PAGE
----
Perhaps after leaving St. George’s, if I were walking toward a coffee shop, a Morris dancer (or a troupe of Morris dancers) would perform in front of me. The bells strapped below their knees would tinkle with each of their merry steps. The Morris dancer tradition dates back to 15th Century in England. Its earliest notations suggests it was a dance that both men and women could partake in, but at the time of the Regency, it was mostly a male endeavor.
Walking a little farther, I might hear bells strapped to a horse team or the ringing of bells on residences which have not installed a doorknocker. Those households wouldn’t have the advance warning of the importance of their visitor, as a footman’s successive knocks would detail, just the egalitarian jingle for all who darken their thresholds. Well, hopefully these homes are prepared for all coming to sup for Christmas dinner.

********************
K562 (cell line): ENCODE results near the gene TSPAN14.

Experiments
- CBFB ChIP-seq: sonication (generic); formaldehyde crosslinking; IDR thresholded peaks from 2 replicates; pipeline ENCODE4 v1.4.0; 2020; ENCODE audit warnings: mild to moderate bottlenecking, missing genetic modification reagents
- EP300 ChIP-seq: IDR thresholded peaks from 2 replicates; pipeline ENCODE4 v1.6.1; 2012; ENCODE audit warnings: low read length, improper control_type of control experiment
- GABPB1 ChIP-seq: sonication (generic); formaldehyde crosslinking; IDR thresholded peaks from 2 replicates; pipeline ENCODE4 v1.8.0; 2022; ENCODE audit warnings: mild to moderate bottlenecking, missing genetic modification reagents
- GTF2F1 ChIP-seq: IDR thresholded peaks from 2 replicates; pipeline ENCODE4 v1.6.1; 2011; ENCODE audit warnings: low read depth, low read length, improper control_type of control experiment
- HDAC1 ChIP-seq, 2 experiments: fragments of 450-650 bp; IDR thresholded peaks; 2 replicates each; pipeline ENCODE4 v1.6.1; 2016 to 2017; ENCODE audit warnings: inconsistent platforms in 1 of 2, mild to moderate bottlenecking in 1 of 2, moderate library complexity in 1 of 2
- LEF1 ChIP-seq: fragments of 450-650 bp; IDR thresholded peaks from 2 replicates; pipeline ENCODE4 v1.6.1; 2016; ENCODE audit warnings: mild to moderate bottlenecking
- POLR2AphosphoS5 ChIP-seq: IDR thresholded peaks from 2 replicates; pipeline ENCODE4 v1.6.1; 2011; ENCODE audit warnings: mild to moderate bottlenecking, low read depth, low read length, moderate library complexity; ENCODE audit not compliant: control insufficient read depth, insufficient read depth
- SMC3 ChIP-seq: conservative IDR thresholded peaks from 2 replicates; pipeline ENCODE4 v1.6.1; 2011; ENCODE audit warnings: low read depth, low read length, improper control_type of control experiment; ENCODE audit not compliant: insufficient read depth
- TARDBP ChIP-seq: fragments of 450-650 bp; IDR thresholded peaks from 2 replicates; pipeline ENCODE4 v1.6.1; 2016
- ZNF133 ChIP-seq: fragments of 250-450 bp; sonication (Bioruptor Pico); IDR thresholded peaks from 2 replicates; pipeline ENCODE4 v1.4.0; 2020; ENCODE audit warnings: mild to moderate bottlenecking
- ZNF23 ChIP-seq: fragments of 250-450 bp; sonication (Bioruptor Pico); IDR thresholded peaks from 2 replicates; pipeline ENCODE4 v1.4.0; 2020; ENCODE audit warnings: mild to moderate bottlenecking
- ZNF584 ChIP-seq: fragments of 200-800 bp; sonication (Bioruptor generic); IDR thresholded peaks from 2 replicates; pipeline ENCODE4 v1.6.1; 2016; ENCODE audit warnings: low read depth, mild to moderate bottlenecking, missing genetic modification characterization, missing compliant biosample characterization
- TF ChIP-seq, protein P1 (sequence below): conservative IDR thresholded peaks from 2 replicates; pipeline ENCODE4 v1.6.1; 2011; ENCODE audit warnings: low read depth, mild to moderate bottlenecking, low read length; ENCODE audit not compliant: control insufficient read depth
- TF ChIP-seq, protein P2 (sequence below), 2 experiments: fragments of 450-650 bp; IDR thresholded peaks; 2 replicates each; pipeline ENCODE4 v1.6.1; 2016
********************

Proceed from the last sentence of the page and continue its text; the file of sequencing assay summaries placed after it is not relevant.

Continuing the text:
Trudging a little farther, I hear a dull peal, one laced with sorrow. Bells were also used to announce deaths. Continuing a tradition started in the Middle Ages, church bells were rung to drive away evil spirits from the departed souls. My heart breaks for anyone losing a loved one, particularly during a season meant for love of family and friends. My continued prayer is for the families of Newtown, Connecticut. Here at Regency Reflections/ChristianRegency.com our hearts are broken, too. The ringing of twenty-six bells are too many.
RWA’s Beau Monde Chapter
Oxford’s City Branch of Church Bell Ringers
Central Council of Church Bell Ringers
Forrest, John. The History of Morris Dancing, 1483–1750. Cambridge: James Clarke & Co Ltd, 1999.
I smile as I type this post today, because it is with great fondness that I look back on some of my childhood memories.